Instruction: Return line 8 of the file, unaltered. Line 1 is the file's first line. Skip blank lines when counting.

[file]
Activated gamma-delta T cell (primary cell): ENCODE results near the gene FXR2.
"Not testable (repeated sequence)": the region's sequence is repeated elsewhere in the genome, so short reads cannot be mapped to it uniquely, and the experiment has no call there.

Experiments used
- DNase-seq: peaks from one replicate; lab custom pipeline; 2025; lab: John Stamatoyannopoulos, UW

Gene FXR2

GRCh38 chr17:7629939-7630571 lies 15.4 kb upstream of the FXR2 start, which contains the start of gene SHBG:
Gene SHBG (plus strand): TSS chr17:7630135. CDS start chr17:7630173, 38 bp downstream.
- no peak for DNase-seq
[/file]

- no peak for DNase-seq